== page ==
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Cardinal Health Report Showcases Biosimilar Growth, Provider and Payer Evolution, and More


In its annual biosimilars report, Cardinal Health provided updates on how provider acceptance growth, evolving payer dynamics, and the growing pipeline for biosimilars will shape the biosimilar landscape over the next 5 years.

Top 3 Key Points

  1. Legislative and Economic Trends: The Cardinal Health 2024 Biosimilar Report highlighted efforts to increase biosimilar adoption and addressed challenges related to patient affordability and health care spending.
  2. Provider Perspectives: It explored health care providers' attitudes toward biosimilars, including concerns about safety and efficacy, and how payer preferences influence prescribing practices.
  3. Management Strategies and Challenges: The report discussed best practices for managing biosimilar inventories and identifies challenges such as compounding issues and the need for centralized information and resources to support providers.

In its 2024 Biosimilars Report, Cardinal Health analyzed key economic and legislative developments in the biosimilar space, highlighting new treatment options, such as adalimumab biosimilars, as well as the current perspective of retina specialists on biosimilars ahead of the expected launches for multiple ophthalmology biosimilars.1

In 2023, 9 adalimumab biosimilars entered the US market, representing the highest number of biosimilars for a single product ever. Additionally, several more biosimilars—including those referencing Stelara (ustekinumab), Tyruko (natalizumab), and Eylea (aflibercept)—are anticipated to launch in the next 5 years. However, several challenges to adoption and patient affordability of biosimilars remain.

The report listed 5 best practices for managing biosimilar inventories, which has become a greater concern as more pharmacy benefit biosimilars have entered the market with similar nonproprietary names, different storage requirements, and various administration devices. Those practices are:

  1. Focus on profitability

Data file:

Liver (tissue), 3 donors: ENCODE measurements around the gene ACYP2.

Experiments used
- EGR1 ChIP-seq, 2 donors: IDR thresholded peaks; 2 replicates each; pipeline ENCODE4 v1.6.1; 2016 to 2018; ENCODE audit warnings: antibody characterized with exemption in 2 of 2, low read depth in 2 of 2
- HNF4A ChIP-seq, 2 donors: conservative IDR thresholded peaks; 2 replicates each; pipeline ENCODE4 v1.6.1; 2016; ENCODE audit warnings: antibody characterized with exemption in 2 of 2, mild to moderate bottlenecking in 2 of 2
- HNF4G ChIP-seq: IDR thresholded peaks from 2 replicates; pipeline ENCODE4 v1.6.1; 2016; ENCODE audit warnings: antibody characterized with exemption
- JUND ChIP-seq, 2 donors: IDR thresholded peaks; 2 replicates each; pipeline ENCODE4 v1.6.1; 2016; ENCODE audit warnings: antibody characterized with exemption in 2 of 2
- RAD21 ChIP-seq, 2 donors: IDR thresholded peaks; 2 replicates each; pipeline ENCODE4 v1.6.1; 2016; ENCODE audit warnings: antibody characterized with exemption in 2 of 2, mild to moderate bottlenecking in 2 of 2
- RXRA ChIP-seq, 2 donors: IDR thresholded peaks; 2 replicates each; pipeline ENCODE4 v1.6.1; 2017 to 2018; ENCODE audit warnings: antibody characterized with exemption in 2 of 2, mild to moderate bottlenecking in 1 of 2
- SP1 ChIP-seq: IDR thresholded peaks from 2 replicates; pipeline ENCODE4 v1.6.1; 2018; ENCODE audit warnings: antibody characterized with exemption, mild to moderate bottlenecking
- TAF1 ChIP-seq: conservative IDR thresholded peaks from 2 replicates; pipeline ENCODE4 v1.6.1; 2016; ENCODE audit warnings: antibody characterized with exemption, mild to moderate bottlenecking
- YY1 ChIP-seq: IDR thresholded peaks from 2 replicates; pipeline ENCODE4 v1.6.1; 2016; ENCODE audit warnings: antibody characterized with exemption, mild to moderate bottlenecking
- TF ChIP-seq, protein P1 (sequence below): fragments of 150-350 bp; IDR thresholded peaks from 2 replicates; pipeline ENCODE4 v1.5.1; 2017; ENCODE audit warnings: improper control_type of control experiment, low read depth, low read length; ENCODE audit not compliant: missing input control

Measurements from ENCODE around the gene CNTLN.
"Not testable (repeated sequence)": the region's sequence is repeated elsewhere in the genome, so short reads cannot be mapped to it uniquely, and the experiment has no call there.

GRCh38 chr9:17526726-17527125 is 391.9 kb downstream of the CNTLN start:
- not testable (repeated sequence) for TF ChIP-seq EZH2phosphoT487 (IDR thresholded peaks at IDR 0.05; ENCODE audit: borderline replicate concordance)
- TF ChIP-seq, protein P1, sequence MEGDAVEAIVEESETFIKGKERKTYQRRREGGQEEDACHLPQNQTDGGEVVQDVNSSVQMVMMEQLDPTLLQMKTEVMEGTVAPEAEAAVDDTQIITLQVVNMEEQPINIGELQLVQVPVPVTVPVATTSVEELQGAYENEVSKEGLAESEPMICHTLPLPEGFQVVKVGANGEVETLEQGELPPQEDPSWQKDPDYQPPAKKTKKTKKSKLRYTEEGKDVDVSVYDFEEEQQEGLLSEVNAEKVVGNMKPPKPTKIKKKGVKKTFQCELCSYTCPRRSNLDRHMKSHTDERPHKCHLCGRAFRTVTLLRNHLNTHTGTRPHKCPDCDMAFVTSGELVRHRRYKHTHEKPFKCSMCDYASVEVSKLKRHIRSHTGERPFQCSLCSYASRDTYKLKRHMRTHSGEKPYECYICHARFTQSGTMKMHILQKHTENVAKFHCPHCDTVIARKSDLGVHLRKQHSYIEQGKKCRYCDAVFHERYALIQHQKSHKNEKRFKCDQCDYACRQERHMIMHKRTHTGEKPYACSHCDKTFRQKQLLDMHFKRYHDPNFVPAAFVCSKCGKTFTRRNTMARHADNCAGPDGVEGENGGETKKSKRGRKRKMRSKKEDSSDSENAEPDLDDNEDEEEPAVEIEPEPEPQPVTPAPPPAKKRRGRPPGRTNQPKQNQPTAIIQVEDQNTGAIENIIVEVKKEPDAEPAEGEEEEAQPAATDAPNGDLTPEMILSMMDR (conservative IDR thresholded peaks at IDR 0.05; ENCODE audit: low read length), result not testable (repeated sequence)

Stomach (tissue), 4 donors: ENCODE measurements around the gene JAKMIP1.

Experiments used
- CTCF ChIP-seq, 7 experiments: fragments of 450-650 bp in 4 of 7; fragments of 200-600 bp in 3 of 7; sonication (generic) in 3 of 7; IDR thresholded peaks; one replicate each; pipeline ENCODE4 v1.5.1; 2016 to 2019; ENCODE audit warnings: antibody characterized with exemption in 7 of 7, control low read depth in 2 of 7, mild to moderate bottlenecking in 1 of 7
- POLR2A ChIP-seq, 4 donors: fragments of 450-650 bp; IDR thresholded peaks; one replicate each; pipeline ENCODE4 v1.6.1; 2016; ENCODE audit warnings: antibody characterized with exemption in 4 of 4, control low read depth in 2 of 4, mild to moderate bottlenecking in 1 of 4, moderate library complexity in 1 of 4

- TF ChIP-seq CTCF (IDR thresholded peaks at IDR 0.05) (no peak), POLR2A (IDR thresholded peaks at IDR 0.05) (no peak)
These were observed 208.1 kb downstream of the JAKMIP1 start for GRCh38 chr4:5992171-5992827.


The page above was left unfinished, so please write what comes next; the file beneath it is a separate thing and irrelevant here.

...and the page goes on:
2. Prioritize biosimilar quarterly based on economics
  3. Adopt just-in-time purchasing practices
  4. Value flexibility over continuity
  5. Use technology to streamline purchasing

"It is more important than ever that all stakeholders of the health care ecosystem understand the significant benefits biosimilars offer to patients, providers, practices, and payers alike," said Fran Gregory, PharmD, MBA, vice president of emerging therapies at Cardinal Health, in a a statement.2 "The savings generated by biosimilars will play an increasingly important part in creating a balance between funding innovative new treatments and reducing the overall financial burden on the health care system. This report offers critical context on this rapidly changing clinical and market landscape, and the role biosimilars will play in increasing the accessibility and affordability of care."

Government Relations Update

With the increasing availability of biosimilars, there's been growing interest in interchangeable biosimilars, which can be substituted for the reference product at pharmacies without the need for a health care provider's intervention. Although only 9 biosimilars have received interchangeability status in the US as of February 2024, efforts are underway in Congress to streamline the designation process.

The report highlighted the Biosimilar Red Tape Elimination Act introduced by Senator Mike Lee (R-Utah), which aims to automatically qualify biosimilars for interchangeability designation, potentially reducing costs and increasing access to therapies. Additionally, Representative Mariannette Miller-Meeks (R-Iowa) introduced the Biologics Competition Act, which would require the FDA to assess the interchangeability approval process. Both parties support efforts to address biosimilars and related health care issues, suggesting possible legislative action before the current Congress adjourns.

Provider Perspectives and Prescribing Trends

Biosimilars offer substantial cost savings in health care, estimated at $38.4 billion to $124.5 billion from 2021 to 2025, with an average cost reduction of 30% compared with reference biologics. These savings, if passed on to the patient, can help expand access to affordable health care while reducing the risk of financial toxicity for patients. Additionally, biosimilars contribute to reducing health care disparities and sustaining the health care system by creating room for innovative treatments.